News in brief
Posted: 02 Nov 2006 @ 00:00
The Conservative leader, Michael Howard, gave the Faithworks
address to churches via a live webcast on Wednesday of last week (
web page, 28 January). He promised a "fairer deal" for faith-based
organisations involved in social action.
The Prince of Wales talks to Joel Lafferty, a craftsman who worked on the
restoration of Christ Church, Spitalfields, in east London. They met at a
viewing of the work last week. Empics photo
Assembly to scale down
CHURCHES TOGETHER in Britian and Ireland (CTBI) said at its
three-yearly assembly at Swanwick in Derbyshire last week that it could be the
last time that the assembly meets on such a large scale. The assembly reviewed
how the CTBI had worked together over the past 18 years, and agreed to be more
closely integrated with the national ecumenical bodies for England, Scotland,
Wales and Ireland, and to give itself "a more flexible shape". The Assembly
affirmed that it was a body that should continue in some form, not be scrapped
nor split into national bodies.
Bishop to sign treaty
THE BISHOP of Hereford, the Rt Revd Anthony Priddis, is to sign a
petition calling for an end to nuclear proliferation. Hereford Peace Council
has invited the anti-nuclear campaigner Bruce Kent to the city to encourage
people to sign the petition in the run-up to the Review Conference of the
Non-Proliferation Treaty, which is to take place in New York in May.
CMS on the move
THE Church Mission Society (CMS) is to move from its premises in
Partnership House, Waterloo Road, in London to a site in or around Oxford, it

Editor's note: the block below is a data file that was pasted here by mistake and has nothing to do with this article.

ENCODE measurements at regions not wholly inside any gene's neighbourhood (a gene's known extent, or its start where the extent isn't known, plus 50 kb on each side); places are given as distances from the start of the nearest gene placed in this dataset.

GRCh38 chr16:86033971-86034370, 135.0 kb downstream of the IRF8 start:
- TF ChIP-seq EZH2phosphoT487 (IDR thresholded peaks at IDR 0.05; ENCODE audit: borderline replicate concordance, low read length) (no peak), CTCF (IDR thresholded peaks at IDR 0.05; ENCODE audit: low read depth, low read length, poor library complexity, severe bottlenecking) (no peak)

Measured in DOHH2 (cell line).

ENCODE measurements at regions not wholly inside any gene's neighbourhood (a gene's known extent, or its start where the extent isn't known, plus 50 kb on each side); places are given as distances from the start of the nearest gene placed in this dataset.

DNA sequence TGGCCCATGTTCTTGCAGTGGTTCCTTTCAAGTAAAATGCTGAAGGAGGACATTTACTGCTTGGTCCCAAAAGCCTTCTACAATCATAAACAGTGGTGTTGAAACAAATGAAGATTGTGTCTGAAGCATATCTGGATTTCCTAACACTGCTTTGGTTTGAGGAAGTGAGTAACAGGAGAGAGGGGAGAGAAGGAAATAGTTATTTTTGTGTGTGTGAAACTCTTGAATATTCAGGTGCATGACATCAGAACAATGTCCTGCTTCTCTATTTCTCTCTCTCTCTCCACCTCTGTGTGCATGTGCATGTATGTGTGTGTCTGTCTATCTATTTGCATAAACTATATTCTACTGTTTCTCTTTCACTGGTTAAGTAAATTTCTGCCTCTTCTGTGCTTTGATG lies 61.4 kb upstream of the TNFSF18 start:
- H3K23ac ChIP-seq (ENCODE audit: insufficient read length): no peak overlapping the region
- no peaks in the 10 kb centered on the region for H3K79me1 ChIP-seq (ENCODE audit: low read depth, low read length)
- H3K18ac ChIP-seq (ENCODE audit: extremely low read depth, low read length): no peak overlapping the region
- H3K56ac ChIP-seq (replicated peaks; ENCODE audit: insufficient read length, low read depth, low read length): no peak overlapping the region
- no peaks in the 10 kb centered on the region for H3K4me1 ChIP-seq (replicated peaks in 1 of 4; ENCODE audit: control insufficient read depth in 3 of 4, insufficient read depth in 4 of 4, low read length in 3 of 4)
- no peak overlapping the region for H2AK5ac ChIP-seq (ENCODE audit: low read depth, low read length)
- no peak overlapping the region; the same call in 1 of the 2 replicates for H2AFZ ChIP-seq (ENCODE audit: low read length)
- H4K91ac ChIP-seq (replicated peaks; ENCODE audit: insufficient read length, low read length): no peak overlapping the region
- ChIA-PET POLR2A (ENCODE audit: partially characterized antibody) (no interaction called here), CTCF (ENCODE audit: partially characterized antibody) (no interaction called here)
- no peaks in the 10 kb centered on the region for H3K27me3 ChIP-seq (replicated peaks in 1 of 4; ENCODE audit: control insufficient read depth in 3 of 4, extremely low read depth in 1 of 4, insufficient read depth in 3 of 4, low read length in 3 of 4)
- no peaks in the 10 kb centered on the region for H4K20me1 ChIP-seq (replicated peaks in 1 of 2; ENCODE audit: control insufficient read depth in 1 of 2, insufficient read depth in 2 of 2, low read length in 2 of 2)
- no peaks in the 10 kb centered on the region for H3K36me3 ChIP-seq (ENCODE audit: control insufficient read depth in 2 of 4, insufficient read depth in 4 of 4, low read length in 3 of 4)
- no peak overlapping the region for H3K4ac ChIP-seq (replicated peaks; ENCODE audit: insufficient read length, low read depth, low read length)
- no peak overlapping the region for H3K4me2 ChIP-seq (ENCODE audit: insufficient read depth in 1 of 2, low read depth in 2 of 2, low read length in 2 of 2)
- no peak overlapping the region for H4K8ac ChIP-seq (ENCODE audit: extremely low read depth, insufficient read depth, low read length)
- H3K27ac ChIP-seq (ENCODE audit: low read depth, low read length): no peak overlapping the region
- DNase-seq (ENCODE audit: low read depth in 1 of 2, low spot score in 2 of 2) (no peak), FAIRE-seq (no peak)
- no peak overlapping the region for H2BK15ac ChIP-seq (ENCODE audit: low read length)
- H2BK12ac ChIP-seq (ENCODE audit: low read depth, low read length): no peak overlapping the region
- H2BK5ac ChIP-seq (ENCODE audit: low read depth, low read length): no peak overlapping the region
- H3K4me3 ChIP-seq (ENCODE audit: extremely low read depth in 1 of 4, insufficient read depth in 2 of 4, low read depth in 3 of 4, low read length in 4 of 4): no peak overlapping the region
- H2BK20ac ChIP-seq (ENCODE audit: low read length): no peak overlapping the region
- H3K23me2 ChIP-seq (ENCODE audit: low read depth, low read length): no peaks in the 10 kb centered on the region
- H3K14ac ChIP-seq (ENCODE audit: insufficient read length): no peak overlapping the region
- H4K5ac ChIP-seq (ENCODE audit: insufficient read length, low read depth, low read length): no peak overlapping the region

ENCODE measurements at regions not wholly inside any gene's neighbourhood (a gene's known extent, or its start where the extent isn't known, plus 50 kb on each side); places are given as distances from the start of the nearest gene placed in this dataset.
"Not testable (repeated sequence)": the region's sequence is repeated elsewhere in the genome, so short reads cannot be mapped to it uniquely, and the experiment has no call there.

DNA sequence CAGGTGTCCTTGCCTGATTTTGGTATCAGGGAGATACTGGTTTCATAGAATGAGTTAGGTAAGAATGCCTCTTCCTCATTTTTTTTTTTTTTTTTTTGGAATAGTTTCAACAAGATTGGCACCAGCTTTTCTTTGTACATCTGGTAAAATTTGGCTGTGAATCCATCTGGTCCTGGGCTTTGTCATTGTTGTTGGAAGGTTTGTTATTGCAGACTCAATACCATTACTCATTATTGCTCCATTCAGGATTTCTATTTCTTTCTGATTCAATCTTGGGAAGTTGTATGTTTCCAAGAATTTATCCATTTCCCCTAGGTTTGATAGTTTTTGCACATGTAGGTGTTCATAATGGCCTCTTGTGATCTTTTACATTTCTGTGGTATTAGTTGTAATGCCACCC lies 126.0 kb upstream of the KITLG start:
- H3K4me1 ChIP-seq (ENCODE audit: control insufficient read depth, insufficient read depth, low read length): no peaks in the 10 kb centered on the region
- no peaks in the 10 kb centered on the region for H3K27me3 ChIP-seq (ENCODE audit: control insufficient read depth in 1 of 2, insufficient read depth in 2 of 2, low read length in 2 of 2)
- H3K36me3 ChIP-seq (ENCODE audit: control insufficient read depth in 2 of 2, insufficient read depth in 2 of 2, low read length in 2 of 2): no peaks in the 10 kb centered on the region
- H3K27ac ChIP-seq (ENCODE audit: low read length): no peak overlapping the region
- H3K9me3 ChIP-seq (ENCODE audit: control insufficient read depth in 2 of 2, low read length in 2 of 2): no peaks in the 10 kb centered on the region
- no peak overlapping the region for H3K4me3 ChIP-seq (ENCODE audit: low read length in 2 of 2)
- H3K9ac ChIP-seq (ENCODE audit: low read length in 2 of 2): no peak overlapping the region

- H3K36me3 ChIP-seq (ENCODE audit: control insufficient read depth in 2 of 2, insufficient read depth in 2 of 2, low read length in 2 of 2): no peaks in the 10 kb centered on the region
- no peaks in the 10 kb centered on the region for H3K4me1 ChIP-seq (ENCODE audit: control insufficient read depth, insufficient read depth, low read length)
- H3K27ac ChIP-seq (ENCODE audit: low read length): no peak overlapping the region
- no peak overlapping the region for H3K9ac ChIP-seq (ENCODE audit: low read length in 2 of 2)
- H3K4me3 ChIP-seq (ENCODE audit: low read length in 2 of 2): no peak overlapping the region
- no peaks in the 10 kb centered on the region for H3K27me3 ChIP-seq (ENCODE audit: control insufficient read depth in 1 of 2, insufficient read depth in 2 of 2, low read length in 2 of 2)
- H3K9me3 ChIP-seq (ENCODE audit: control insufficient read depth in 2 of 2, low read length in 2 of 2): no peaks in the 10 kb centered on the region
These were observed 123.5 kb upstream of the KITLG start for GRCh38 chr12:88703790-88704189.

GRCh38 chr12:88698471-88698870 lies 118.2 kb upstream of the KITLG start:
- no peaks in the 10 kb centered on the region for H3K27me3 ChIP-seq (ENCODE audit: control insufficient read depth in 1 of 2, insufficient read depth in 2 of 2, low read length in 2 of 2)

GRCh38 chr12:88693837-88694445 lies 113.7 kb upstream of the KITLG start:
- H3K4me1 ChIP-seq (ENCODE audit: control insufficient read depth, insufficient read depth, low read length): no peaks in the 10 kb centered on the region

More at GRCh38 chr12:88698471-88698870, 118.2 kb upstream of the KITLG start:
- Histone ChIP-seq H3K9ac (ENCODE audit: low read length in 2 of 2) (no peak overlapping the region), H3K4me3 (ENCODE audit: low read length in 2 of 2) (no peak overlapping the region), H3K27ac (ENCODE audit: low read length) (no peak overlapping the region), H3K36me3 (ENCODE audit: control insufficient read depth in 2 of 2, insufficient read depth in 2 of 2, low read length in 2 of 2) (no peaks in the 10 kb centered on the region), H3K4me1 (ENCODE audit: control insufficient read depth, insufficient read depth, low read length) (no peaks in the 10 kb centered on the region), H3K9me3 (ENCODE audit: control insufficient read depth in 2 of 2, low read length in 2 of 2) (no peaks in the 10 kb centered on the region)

announced this week. An agreement whereby Partnership House accomodates USPG
and other mission agencies in addition to CMS expires at the end of 2007.
Increased security at Lea Cross
HEREFORD DIOCESE won permission last week to take "all measures
that seem appropriate" to keep the church and grounds of St Anne's, Lea Cross,
secure, after locks were unlawfully removed. The church has been the subject of
a seven-year dispute between the diocese and four self-appointed trustees
(News, 11 February). The Diocesan Chancellor, Roger Kaye QC, called the
ignoring of a court order "an intolerable situation".
Abuse of 'possessed' children condemned
CHURCHES involved in "deliverance ministry" with children must be
like Jesus, "approachable, gentle and never frightening", David Pearson,
director of the Churches Child Protection Advisory Service (CCPAS), said last
week. He said that churches must follow strict guidelines, which included
asking the child and parents for permission, referring to the proper
authorities in the church, never telling a child that he or she was
demon-possessed, and making sure to spot psychological or physiological
factors, which "are far more likely to be the real cause of the child's
difficulties". Mr Pearson gave evidence at the inquiry into Victoria Climbié's
death in disturbing circumstance five years ago. Abuse could "never be
overlooked or mitigated by cultural or religious factors", he said.
The Evangelical Alliance (EA) and the African and Caribbean Evangelical
Alliance (ACEA) have also condemned churches that put children in danger
because of bad practice in exorcism. The Revd Joel Edwards, director of EA,
said this week that "Churches undertaking this kind of ministry must be
scrupulous and transparent, exercising discernment between spiritual and
psychological needs, and act in the best interests of the individual concerned."
The Revd Katei Kirby, general manager of ACEA, said: "We want to make sure
that everyone is aware of child-protection issues, and has policies and
procedures in place."
An investigation was broadcast on Newsnight on BBC2 last week.
'To my PM - on Mothering Sunday'
CHILDREN should send a Mothering Sunday card to the Prime Minister
to urge him to save lives in the developing world, the Mothers' Union has
suggested: in Africa, a woman is 100 times more likely to die in childbirth
than in the UK. Cards can be downloaded at